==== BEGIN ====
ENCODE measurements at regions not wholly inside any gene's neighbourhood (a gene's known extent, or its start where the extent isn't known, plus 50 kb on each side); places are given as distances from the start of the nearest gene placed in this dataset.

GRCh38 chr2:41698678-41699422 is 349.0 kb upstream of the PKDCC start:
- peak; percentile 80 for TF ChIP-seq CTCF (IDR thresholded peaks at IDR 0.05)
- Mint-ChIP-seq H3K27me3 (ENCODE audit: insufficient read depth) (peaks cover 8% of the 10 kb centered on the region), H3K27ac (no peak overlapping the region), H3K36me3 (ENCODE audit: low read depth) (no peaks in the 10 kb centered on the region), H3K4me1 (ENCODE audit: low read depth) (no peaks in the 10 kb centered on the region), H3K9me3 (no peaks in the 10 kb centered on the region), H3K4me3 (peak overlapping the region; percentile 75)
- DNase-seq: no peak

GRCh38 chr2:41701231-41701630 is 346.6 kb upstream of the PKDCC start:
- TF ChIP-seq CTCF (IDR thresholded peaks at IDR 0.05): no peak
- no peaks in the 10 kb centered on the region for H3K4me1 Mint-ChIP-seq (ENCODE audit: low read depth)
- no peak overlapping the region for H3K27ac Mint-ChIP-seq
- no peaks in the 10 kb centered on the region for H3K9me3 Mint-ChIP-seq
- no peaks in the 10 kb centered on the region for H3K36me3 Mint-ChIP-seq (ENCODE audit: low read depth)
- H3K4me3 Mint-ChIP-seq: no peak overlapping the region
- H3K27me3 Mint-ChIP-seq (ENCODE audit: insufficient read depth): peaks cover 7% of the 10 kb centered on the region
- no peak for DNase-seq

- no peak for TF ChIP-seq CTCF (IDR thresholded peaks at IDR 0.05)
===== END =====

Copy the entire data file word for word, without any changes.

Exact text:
ENCODE measurements at regions not wholly inside any gene's neighbourhood (a gene's known extent, or its start where the extent isn't known, plus 50 kb on each side); places are given as distances from the start of the nearest gene placed in this dataset.

GRCh38 chr2:41698678-41699422 is 349.0 kb upstream of the PKDCC start:
- peak; percentile 80 for TF ChIP-seq CTCF (IDR thresholded peaks at IDR 0.05)
- Mint-ChIP-seq H3K27me3 (ENCODE audit: insufficient read depth) (peaks cover 8% of the 10 kb centered on the region), H3K27ac (no peak overlapping the region), H3K36me3 (ENCODE audit: low read depth) (no peaks in the 10 kb centered on the region), H3K4me1 (ENCODE audit: low read depth) (no peaks in the 10 kb centered on the region), H3K9me3 (no peaks in the 10 kb centered on the region), H3K4me3 (peak overlapping the region; percentile 75)
- DNase-seq: no peak

GRCh38 chr2:41701231-41701630 is 346.6 kb upstream of the PKDCC start:
- TF ChIP-seq CTCF (IDR thresholded peaks at IDR 0.05): no peak
- no peaks in the 10 kb centered on the region for H3K4me1 Mint-ChIP-seq (ENCODE audit: low read depth)
- no peak overlapping the region for H3K27ac Mint-ChIP-seq
- no peaks in the 10 kb centered on the region for H3K9me3 Mint-ChIP-seq
- no peaks in the 10 kb centered on the region for H3K36me3 Mint-ChIP-seq (ENCODE audit: low read depth)
- H3K4me3 Mint-ChIP-seq: no peak overlapping the region
- H3K27me3 Mint-ChIP-seq (ENCODE audit: insufficient read depth): peaks cover 7% of the 10 kb centered on the region
- no peak for DNase-seq

- no peak for TF ChIP-seq CTCF (IDR thresholded peaks at IDR 0.05)